Keeping Your Family and Home Safe this Holiday Season

The holidays are upon us. And nothing can ruin the spirit of
good cheer like a trip to the emergency room. Or standing out in the street
watching firefighters enter your home with hoses. 
So, in the interest of keeping the season merry and bright,
here are some important safety tips that sometimes go overlooked.

Poisonous Hazards
Keep harmful plants away from children and pets. Two very
popular plants during the holiday season are poinsettias and mistletoe. Both
are poisonous to humans and animals if eaten. Chocolate is also more commonly
kept out during the holidays. It is lethal for cats and can be poisonous for
dogs, giving them at the very least an upset stomach with vomiting or

Choking, Suffocation, and
Strangulation Hazards
Keep things like small parts, batteries, plastic bags, and
strands of tree lights away from young children. Child safety is good advice at
any time of year but holiday gift giving makes it an even more pressing issue.
Youngsters, and those young-at-heart, tend to get caught up in the festive
excitement and may not pay attention to possible hazards.

Food Allergies
When sharing your holiday cookies and other home-baked
goodies, be mindful of those who may have food allergies. Wheat, dairy, and
nuts are the most common culprits.  Nuts
in particular can trigger deadly allergic reactions. So, if you share your
goodies with anyone whose medical history is unfamiliar to you, let them know
about ingredients that may have the potential for triggering an allergic

Darkness and Reduced Visibility
It gets dark early in these winter months. Be careful while you’re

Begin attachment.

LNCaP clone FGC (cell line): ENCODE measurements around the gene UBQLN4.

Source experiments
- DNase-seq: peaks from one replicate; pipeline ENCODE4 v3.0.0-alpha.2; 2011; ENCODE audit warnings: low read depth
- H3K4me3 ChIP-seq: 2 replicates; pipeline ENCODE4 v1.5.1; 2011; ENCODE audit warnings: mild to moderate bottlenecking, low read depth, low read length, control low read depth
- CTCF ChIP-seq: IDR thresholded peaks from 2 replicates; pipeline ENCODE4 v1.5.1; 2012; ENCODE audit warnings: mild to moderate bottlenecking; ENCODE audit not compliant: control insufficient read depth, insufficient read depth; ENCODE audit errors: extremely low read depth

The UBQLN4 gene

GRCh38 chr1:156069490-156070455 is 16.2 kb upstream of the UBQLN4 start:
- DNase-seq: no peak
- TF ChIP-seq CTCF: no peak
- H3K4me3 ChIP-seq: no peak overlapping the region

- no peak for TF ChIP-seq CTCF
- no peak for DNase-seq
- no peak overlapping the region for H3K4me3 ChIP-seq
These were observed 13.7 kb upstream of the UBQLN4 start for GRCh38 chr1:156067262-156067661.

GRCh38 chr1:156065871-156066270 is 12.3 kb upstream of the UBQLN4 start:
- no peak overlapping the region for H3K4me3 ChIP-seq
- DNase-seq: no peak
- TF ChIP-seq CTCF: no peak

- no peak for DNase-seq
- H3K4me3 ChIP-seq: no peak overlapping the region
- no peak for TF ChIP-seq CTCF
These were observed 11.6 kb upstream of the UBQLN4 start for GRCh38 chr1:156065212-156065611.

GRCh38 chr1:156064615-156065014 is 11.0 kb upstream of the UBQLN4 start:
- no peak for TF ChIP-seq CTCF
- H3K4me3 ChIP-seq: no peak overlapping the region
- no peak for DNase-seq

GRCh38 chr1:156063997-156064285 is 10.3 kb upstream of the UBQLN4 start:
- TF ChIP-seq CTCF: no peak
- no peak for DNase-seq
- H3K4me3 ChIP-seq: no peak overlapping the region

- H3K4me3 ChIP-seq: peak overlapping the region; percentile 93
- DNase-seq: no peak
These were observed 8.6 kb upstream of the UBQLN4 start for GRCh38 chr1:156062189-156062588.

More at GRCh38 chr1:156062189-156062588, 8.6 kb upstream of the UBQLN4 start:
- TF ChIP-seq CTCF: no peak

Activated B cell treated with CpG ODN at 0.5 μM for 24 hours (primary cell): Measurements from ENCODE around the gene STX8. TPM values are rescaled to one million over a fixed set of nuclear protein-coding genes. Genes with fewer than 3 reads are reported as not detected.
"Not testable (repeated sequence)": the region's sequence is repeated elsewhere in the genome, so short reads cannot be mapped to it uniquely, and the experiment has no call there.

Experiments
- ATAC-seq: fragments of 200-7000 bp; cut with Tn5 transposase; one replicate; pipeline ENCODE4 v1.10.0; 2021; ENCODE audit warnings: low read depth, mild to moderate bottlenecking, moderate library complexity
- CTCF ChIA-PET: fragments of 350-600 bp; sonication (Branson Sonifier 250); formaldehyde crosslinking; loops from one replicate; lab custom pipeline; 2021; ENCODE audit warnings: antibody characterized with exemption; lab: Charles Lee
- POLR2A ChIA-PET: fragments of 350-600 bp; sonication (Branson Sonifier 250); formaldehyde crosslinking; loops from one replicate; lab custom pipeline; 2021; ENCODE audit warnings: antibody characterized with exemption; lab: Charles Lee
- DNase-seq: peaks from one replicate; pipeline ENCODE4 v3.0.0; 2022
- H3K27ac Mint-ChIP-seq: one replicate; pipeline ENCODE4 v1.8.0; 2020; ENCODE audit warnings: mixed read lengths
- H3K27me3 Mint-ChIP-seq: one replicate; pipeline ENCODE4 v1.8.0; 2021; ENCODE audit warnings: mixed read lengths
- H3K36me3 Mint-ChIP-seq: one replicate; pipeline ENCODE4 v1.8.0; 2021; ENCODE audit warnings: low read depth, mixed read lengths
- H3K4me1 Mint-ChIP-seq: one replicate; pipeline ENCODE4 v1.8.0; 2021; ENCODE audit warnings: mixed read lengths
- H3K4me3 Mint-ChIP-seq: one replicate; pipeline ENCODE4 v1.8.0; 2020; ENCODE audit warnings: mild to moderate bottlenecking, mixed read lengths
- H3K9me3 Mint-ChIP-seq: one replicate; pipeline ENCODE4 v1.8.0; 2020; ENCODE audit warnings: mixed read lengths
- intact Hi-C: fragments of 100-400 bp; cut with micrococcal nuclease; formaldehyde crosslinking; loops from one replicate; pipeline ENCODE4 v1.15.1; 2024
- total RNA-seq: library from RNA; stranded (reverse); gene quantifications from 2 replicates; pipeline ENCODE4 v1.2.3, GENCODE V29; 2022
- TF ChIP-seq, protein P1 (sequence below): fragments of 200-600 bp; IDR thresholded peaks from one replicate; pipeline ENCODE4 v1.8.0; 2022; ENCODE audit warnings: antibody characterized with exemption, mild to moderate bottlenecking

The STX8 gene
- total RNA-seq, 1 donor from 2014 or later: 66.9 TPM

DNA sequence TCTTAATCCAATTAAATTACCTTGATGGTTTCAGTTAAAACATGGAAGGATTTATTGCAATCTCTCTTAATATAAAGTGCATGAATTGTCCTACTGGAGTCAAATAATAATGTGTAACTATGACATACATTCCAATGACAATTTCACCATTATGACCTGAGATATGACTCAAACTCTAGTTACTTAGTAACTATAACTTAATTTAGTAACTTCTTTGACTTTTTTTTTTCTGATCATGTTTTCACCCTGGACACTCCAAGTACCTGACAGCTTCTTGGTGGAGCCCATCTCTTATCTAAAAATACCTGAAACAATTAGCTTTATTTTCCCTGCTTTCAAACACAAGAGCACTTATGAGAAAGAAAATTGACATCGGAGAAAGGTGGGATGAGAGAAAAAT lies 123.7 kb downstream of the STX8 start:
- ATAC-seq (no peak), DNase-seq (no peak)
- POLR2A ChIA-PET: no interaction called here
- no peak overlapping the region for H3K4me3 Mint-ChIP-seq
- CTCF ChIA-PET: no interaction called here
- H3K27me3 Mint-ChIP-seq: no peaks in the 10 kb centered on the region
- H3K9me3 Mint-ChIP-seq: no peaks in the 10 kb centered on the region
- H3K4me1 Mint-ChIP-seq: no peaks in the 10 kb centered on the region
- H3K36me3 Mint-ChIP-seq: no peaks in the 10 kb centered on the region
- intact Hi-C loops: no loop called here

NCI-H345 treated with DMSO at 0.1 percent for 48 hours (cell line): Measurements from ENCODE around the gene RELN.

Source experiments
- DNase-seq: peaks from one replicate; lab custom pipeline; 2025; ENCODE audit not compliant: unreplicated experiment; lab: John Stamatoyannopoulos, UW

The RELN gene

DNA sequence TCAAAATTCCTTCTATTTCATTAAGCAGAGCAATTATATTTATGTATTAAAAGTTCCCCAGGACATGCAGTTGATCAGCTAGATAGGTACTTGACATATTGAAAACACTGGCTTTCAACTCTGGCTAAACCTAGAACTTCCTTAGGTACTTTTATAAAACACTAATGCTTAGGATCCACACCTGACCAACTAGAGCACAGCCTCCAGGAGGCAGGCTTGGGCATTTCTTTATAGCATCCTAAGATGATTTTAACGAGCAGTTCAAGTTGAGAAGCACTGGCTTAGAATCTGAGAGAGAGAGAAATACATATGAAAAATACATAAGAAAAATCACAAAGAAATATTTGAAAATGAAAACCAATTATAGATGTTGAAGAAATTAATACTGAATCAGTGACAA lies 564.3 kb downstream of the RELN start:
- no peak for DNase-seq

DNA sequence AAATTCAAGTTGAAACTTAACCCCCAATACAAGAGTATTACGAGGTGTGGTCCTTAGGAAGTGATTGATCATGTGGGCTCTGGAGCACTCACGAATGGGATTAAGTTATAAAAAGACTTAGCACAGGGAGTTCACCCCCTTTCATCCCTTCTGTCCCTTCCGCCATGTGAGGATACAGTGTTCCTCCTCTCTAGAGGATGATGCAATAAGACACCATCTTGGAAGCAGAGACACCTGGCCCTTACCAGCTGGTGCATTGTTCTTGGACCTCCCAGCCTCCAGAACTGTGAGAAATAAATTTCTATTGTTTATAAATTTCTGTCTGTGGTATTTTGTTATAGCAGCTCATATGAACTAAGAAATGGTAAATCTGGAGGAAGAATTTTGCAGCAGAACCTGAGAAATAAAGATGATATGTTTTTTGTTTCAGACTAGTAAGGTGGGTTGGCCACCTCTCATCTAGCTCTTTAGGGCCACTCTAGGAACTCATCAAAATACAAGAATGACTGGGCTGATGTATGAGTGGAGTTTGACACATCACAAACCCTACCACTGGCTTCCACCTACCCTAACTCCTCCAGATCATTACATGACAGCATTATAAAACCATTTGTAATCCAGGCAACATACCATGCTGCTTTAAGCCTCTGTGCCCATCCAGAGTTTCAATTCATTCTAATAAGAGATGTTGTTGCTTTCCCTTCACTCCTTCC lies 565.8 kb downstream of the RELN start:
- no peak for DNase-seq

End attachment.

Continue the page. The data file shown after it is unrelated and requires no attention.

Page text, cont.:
walking, especially when crossing streets. Drivers tend to be both more
distracted and more rushed at this time of year. Reduced visibility and more
frequent bad weather also make the situation more dangerous for everyone.  If possible, wear bright clothing at night to
increase your visibility to drivers.

Dried Pine Needles
To help maintain your tree’s freshness and prevent the dreaded
needle drop, keep it well watered.  Check
the water level daily.  You’ll need to
replenish the water more frequently during the first few days the tree is
up.  If you can, cut another inch off the
bottom of the trunk before you put it in the tree stand.  This fresh cut removes the seal the tree
makes after it is initially cut.  The
newer cut allows the tree to absorb more water easier.  The more water, the fresher the tree and its
needles will stay.  Keep the tree outside
until you are ready to decorate. The cold weather will also help to preserve
it. Even better, get a tree that can be replanted once the season is over.

Dried pine needles are nature’s perfect tinder. If your tree
catches fire, get everyone out immediately! Don’t try to contain or control the
fire yourself.

Smoke Detector
The recent change to Daylight Saving Time is a perfect
reminder to put fresh batteries in your smoke detectors. With all the extra
hazards that abound at this time of year, you may be thankful that you
did.  Change the batteries again in
spring when we leap forward by moving the clocks ahead.

Hot Oil
If you plan to deep fry a turkey, do so outside and well
away from building structures. The National Safety Council advises 10 feet as a
minimum. Watch for grease splatter! If the turkey has any water or ice when it
is lowered into the hot oil, the oil will immediately start splattering
violently. This can cause severe burns, even through heavy clothing, and may
start a fire.

Other Fire Dangers
Has it been a while since your chimney was swept and
professionally cleaned? It should be done about every two years, at minimum.
Soot and carbon buildup can spark a fire or clog the chimney, forcing smoke
back into your home.  Likewise, whether
it’s for a menorah or just for ambiance, keep candles away from draperies,
upholstery, children and pets.  Never
leave a fire in the fireplace or candles burning unattended.

With some thoughtful preparation and by observing these tips, your celebrations will remain safe and festive for everyone.  Lastly, remember to be kind. A little cheer and
goodwill are welcome gifts for us all.